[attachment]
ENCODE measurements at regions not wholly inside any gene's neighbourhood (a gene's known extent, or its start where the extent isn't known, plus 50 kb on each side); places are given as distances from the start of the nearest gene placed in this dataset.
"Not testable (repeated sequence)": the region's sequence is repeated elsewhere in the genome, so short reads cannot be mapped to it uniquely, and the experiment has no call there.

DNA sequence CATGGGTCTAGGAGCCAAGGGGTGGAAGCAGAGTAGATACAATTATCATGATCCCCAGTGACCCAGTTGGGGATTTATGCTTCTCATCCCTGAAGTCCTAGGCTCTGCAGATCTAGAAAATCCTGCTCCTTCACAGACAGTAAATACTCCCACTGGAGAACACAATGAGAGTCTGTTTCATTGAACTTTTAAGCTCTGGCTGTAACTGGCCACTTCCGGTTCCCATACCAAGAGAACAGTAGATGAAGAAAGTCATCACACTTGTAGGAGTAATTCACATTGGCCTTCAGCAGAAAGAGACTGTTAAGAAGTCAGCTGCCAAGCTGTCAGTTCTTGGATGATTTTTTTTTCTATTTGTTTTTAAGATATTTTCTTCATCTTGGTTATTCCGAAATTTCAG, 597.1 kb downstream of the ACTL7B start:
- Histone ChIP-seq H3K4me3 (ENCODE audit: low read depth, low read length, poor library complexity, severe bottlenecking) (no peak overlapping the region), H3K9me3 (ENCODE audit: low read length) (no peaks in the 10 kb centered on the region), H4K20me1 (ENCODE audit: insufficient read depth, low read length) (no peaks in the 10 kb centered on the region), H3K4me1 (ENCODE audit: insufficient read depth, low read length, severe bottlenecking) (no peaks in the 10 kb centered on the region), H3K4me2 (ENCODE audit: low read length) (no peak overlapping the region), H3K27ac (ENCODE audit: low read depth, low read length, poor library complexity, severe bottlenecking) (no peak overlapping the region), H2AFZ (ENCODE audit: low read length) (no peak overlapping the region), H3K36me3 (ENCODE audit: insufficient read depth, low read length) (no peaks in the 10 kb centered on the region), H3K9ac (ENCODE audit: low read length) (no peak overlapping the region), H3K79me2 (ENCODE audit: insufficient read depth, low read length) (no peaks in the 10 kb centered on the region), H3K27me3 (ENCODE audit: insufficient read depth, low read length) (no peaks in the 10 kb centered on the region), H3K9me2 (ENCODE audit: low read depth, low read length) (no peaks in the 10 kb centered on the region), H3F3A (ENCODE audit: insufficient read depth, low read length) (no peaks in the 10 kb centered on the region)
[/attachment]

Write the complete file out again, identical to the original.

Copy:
ENCODE measurements at regions not wholly inside any gene's neighbourhood (a gene's known extent, or its start where the extent isn't known, plus 50 kb on each side); places are given as distances from the start of the nearest gene placed in this dataset.
"Not testable (repeated sequence)": the region's sequence is repeated elsewhere in the genome, so short reads cannot be mapped to it uniquely, and the experiment has no call there.

DNA sequence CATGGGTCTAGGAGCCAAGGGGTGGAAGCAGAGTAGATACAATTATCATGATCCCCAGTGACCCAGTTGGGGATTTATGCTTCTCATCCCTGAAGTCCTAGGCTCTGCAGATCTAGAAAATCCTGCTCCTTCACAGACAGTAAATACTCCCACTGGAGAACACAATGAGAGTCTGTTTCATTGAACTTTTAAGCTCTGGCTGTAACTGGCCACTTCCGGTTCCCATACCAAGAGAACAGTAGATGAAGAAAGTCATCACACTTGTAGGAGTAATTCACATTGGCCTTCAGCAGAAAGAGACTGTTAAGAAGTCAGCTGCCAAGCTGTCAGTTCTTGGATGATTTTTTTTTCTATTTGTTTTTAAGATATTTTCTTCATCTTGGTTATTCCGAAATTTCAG, 597.1 kb downstream of the ACTL7B start:
- Histone ChIP-seq H3K4me3 (ENCODE audit: low read depth, low read length, poor library complexity, severe bottlenecking) (no peak overlapping the region), H3K9me3 (ENCODE audit: low read length) (no peaks in the 10 kb centered on the region), H4K20me1 (ENCODE audit: insufficient read depth, low read length) (no peaks in the 10 kb centered on the region), H3K4me1 (ENCODE audit: insufficient read depth, low read length, severe bottlenecking) (no peaks in the 10 kb centered on the region), H3K4me2 (ENCODE audit: low read length) (no peak overlapping the region), H3K27ac (ENCODE audit: low read depth, low read length, poor library complexity, severe bottlenecking) (no peak overlapping the region), H2AFZ (ENCODE audit: low read length) (no peak overlapping the region), H3K36me3 (ENCODE audit: insufficient read depth, low read length) (no peaks in the 10 kb centered on the region), H3K9ac (ENCODE audit: low read length) (no peak overlapping the region), H3K79me2 (ENCODE audit: insufficient read depth, low read length) (no peaks in the 10 kb centered on the region), H3K27me3 (ENCODE audit: insufficient read depth, low read length) (no peaks in the 10 kb centered on the region), H3K9me2 (ENCODE audit: low read depth, low read length) (no peaks in the 10 kb centered on the region), H3F3A (ENCODE audit: insufficient read depth, low read length) (no peaks in the 10 kb centered on the region)